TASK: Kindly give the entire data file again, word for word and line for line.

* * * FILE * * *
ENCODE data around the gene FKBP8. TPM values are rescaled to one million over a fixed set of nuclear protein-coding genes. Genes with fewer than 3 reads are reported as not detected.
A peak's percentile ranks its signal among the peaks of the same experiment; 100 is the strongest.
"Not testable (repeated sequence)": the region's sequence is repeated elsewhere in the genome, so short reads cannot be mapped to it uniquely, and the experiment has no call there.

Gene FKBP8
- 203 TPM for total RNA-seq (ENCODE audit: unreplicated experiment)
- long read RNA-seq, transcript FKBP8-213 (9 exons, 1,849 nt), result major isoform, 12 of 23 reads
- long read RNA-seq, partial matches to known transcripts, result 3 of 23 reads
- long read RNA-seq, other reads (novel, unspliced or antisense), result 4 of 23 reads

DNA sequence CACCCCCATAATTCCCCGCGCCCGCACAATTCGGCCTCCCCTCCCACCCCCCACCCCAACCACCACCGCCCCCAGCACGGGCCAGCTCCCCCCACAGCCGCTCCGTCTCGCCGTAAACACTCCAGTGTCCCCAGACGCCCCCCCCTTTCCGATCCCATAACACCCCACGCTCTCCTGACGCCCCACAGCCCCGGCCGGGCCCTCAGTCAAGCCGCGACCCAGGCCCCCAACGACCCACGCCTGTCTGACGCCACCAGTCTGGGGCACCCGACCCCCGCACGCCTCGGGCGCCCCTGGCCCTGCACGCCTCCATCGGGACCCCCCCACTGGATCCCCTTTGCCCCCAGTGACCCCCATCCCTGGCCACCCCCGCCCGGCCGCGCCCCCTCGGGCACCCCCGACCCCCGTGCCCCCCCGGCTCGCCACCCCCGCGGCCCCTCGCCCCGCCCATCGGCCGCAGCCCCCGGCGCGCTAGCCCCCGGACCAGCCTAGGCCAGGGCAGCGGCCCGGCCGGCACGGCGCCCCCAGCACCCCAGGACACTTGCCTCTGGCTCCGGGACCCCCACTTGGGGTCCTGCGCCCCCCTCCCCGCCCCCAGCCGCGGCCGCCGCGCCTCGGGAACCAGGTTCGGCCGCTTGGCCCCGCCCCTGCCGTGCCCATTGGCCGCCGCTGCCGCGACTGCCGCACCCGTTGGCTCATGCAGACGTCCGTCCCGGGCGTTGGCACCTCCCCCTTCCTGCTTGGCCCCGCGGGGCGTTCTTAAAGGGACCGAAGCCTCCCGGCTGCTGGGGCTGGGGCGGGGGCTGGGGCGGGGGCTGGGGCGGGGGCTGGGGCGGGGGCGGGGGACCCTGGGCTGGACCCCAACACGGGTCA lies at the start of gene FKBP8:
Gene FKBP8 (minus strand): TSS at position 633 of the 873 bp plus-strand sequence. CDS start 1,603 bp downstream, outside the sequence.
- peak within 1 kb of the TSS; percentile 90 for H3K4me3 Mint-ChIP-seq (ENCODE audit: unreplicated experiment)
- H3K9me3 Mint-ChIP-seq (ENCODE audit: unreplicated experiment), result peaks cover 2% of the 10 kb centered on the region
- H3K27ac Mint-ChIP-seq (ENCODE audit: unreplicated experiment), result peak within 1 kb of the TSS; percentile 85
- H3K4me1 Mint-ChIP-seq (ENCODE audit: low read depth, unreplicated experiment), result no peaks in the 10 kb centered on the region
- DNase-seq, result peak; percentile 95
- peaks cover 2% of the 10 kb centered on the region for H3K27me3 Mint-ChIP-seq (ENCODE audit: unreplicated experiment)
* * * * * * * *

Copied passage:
ENCODE data around the gene FKBP8. TPM values are rescaled to one million over a fixed set of nuclear protein-coding genes. Genes with fewer than 3 reads are reported as not detected.
A peak's percentile ranks its signal among the peaks of the same experiment; 100 is the strongest.
"Not testable (repeated sequence)": the region's sequence is repeated elsewhere in the genome, so short reads cannot be mapped to it uniquely, and the experiment has no call there.

Gene FKBP8
- 203 TPM for total RNA-seq (ENCODE audit: unreplicated experiment)
- long read RNA-seq, transcript FKBP8-213 (9 exons, 1,849 nt), result major isoform, 12 of 23 reads
- long read RNA-seq, partial matches to known transcripts, result 3 of 23 reads
- long read RNA-seq, other reads (novel, unspliced or antisense), result 4 of 23 reads

DNA sequence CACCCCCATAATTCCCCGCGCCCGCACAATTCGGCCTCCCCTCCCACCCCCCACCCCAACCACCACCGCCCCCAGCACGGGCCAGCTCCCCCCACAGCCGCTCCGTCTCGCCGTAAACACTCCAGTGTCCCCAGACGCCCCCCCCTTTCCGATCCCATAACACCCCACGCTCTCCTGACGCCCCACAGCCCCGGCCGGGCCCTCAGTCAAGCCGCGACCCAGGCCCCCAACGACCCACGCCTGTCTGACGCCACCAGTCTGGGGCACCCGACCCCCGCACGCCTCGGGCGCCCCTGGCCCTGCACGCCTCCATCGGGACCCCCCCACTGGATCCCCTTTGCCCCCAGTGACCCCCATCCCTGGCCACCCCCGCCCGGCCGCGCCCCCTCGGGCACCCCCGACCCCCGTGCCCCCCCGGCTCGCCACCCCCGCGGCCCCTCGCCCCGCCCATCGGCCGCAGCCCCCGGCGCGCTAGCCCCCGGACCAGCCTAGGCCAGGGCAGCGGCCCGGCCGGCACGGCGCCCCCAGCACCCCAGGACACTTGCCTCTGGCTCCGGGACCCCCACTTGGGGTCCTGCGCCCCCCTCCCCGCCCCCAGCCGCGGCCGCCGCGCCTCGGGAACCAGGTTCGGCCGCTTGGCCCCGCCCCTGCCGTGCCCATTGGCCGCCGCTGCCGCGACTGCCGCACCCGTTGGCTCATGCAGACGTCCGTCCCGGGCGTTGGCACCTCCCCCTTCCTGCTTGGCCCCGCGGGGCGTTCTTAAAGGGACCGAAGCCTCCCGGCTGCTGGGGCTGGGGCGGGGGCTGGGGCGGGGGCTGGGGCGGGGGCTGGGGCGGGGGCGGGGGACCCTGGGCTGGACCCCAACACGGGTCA lies at the start of gene FKBP8:
Gene FKBP8 (minus strand): TSS at position 633 of the 873 bp plus-strand sequence. CDS start 1,603 bp downstream, outside the sequence.
- peak within 1 kb of the TSS; percentile 90 for H3K4me3 Mint-ChIP-seq (ENCODE audit: unreplicated experiment)
- H3K9me3 Mint-ChIP-seq (ENCODE audit: unreplicated experiment), result peaks cover 2% of the 10 kb centered on the region
- H3K27ac Mint-ChIP-seq (ENCODE audit: unreplicated experiment), result peak within 1 kb of the TSS; percentile 85
- H3K4me1 Mint-ChIP-seq (ENCODE audit: low read depth, unreplicated experiment), result no peaks in the 10 kb centered on the region
- DNase-seq, result peak; percentile 95
- peaks cover 2% of the 10 kb centered on the region for H3K27me3 Mint-ChIP-seq (ENCODE audit: unreplicated experiment)